hopes of building an alternative world through these organizations. 
Tito’s Yugoslavia, however, revived the practice and made it the 
cornerstone of a self-governing socialism. Yugoslavian cooperatives 
directly influenced the early Tunisian republic. Several of (the 
republican founder) Bourguiba’s ministers were from the /Union Générale 
Tunisienne du Travail/ (UGTT), a trade union that had an active role in 
furthering the cooperative movement. The centrality of a trade union 
within the old regime is unique to Tunisia in the region. However, after 
1969 the regime took a market-friendly turn. Cooperatives stopped 
playing a major role in the economy (though the UGTT retained its 

Today, cooperatives have a hard time flourishing because of legal 
barriers and credit shortages. A few networks and organizations are 
working on spreading the practice in the countryside, but new 
generations of Tunisian peasants are unaware of the possibilities. The 
UGTT is negotiating with the regime to open up more space for 
cooperatives, while other organizations and networks (some of them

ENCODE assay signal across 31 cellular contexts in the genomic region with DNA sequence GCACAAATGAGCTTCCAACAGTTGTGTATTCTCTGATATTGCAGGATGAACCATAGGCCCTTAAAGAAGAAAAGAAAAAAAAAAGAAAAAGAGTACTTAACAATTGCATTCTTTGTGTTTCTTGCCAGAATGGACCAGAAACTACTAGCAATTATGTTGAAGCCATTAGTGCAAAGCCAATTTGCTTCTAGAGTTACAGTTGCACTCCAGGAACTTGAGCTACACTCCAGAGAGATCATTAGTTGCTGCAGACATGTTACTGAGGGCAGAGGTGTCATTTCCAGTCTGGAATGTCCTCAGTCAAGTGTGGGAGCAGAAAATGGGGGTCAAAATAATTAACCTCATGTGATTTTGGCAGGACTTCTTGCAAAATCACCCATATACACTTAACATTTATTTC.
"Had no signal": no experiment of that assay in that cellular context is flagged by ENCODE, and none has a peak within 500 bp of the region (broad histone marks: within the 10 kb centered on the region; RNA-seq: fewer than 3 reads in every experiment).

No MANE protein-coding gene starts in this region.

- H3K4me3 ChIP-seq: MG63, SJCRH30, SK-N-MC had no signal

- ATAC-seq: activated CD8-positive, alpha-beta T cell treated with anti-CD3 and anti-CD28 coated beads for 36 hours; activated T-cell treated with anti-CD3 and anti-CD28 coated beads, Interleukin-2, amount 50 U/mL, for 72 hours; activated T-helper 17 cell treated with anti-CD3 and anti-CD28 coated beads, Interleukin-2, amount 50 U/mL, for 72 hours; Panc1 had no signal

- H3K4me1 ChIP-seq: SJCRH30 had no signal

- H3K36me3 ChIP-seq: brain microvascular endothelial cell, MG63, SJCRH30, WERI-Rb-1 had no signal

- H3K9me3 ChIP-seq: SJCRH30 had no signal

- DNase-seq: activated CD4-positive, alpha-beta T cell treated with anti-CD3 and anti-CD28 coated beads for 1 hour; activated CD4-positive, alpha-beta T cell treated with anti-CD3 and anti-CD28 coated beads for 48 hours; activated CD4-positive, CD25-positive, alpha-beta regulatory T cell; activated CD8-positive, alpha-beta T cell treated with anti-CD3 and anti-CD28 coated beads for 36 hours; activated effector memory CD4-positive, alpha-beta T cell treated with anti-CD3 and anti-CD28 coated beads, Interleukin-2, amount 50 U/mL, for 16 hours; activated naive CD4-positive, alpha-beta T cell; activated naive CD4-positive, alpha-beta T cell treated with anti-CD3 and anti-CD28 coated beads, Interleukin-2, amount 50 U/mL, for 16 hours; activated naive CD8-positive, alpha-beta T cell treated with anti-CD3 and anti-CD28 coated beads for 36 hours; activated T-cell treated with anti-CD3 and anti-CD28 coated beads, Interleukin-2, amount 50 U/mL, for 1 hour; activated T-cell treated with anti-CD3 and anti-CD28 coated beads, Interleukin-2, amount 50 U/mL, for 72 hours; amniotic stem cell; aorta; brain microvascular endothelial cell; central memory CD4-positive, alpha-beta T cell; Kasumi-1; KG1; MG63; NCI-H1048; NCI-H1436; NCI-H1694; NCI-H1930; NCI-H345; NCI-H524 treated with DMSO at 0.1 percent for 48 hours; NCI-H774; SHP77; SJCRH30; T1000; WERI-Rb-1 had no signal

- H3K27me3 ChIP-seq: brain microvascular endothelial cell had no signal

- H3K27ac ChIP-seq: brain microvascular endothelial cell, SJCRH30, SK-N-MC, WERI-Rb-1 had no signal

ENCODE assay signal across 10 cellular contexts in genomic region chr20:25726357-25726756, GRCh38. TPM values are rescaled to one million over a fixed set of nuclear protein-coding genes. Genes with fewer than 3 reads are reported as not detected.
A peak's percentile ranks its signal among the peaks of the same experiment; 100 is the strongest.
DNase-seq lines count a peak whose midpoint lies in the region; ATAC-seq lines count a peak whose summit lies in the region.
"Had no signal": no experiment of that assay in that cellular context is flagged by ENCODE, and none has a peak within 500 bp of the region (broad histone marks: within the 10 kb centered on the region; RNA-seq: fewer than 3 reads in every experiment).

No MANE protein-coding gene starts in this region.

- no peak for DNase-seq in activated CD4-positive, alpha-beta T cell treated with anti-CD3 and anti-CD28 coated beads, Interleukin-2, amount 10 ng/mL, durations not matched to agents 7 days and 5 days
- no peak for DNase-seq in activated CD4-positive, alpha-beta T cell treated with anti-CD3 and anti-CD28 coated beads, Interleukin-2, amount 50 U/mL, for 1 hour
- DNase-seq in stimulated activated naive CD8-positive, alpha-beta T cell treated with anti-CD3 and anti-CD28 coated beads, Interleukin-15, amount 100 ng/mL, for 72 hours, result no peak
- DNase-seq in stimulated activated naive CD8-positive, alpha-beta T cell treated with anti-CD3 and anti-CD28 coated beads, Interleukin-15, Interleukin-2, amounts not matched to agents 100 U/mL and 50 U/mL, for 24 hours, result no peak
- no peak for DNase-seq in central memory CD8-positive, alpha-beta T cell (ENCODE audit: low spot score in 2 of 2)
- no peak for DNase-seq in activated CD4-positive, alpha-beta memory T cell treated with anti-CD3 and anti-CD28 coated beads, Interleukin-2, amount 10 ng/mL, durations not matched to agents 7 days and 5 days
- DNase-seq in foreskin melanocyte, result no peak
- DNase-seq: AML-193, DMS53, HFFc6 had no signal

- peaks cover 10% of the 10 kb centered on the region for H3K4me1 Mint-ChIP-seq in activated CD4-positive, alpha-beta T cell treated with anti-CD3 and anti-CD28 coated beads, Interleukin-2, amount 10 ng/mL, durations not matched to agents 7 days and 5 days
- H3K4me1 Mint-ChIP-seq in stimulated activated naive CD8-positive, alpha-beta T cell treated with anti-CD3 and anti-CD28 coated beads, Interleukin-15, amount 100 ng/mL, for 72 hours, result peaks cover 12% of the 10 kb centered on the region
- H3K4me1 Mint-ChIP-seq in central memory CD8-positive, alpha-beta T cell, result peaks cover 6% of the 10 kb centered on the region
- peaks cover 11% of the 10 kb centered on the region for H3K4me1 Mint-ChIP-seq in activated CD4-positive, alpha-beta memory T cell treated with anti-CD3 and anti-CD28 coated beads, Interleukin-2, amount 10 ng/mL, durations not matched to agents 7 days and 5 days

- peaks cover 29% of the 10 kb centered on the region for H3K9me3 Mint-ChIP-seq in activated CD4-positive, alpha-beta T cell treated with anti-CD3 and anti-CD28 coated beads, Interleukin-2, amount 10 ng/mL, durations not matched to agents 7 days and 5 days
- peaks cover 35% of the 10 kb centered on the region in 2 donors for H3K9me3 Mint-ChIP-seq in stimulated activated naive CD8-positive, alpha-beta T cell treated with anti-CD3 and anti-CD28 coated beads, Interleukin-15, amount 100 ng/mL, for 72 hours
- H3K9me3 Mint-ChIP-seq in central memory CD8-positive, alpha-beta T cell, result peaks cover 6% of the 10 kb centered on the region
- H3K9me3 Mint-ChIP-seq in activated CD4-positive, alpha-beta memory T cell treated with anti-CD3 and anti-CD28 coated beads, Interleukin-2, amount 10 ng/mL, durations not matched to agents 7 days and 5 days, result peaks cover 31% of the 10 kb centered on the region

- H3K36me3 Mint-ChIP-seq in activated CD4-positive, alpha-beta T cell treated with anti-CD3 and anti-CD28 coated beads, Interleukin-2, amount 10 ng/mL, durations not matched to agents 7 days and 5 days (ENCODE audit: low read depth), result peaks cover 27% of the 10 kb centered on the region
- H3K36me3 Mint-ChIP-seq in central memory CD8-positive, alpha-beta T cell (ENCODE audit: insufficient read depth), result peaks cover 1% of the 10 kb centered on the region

affiliated with the Popular Front) are putting more emphasis on 
autonomy. They point out that the major problem with the cooperatives of 
the 1960s was the lack of free adhesion of the peasants to these 

Cooperatives are much more widespread and institutionalized in nearby 
Morocco. Yet these are not necessarily alternatives against capitalism. 
They work in conjunction with the current Moroccan regime and hence are 
compatible with neoliberal capitalism. Still, their experiences can 
provide important clues for those organizing cooperatives elsewhere in 
the region (and they are indeed collaborating with cooperative movements 
of different colors outside of Morocco). Scholars, not only activists, 
have been debating for a long time whether rural cooperatives are a form 
of peasant self-organization or, rather, extensions of the state (and/or 
market capitalism). Today, as autonomy becomes the catchword, there is 
more opportunity to push for self-organization-based cooperatives in the 
countryside.*The NGO Universe*

But what about the towns and cities? Here is where the NGOs come in. In